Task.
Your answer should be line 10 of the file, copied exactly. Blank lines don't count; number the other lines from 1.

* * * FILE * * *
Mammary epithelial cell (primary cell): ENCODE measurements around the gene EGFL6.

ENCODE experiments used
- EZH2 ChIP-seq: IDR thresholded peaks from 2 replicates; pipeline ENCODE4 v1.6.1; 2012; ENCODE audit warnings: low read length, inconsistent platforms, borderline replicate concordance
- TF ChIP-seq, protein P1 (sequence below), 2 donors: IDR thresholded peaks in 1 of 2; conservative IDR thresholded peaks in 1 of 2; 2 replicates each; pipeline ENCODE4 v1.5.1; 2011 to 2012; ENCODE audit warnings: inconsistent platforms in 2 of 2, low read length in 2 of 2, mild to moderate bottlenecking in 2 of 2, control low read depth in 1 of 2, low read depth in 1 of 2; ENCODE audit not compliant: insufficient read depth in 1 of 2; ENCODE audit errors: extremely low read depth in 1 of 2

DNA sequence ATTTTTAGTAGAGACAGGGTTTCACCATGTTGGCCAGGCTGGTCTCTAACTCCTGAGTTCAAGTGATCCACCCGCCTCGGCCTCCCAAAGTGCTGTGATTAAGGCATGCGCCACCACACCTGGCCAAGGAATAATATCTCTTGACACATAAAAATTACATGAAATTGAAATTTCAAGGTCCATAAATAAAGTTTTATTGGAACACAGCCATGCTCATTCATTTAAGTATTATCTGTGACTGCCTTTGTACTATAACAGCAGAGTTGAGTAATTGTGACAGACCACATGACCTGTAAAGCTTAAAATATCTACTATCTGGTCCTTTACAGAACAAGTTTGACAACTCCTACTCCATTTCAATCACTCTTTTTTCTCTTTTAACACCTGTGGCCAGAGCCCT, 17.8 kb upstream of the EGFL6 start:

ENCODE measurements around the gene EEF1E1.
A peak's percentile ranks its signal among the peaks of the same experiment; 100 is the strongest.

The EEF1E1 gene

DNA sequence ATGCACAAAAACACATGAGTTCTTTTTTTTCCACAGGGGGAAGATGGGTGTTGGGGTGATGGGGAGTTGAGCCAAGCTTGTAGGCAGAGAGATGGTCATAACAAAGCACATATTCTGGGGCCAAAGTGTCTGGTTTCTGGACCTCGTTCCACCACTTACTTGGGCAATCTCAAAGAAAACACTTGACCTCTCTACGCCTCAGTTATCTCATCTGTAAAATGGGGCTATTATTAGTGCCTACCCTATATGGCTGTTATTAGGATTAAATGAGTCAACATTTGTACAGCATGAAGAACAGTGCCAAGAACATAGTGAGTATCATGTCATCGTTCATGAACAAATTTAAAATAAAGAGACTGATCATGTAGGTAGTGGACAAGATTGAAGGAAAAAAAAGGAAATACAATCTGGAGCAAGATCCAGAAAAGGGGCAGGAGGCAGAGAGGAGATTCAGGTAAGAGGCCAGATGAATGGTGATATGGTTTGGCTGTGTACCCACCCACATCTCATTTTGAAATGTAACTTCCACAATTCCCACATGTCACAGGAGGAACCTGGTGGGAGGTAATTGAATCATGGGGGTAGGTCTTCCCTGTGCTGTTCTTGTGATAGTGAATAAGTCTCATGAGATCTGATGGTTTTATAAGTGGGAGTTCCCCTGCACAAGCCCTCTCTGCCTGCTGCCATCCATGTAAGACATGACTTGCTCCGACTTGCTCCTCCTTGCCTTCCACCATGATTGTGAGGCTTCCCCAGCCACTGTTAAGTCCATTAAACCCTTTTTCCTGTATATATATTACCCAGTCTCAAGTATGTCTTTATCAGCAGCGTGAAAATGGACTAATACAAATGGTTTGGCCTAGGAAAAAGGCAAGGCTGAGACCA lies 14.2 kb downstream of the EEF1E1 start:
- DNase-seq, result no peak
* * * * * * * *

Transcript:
- DNase-seq, result no peak